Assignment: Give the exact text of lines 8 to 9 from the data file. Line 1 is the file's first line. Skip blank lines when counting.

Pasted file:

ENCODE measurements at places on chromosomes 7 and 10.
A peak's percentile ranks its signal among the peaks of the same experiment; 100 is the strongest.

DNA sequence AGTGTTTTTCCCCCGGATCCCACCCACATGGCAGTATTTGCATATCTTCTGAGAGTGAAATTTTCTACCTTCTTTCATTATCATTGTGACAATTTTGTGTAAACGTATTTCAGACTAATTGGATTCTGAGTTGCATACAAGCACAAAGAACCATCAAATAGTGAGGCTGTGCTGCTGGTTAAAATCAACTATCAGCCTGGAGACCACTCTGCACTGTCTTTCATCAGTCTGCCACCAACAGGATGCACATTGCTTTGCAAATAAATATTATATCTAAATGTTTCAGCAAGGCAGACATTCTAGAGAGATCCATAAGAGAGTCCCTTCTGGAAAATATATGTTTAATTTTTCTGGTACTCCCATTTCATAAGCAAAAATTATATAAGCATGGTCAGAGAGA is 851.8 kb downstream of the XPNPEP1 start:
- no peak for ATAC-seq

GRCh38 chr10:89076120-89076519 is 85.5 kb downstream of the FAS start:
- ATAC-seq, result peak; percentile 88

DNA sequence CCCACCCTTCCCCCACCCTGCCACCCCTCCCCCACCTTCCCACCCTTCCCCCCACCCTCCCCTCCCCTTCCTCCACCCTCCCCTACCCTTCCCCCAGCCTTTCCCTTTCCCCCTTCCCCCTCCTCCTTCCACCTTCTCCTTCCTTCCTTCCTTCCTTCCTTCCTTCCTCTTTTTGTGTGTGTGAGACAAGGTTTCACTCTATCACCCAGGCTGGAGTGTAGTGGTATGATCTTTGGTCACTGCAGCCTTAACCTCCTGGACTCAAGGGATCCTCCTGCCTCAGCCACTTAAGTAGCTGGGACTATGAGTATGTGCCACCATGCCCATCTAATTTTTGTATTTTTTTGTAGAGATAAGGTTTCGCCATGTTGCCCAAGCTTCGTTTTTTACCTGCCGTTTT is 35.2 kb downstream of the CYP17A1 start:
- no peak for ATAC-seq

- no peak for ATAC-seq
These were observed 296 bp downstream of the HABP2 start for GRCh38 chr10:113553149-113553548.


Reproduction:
- no peak for ATAC-seq

- no peak for ATAC-seq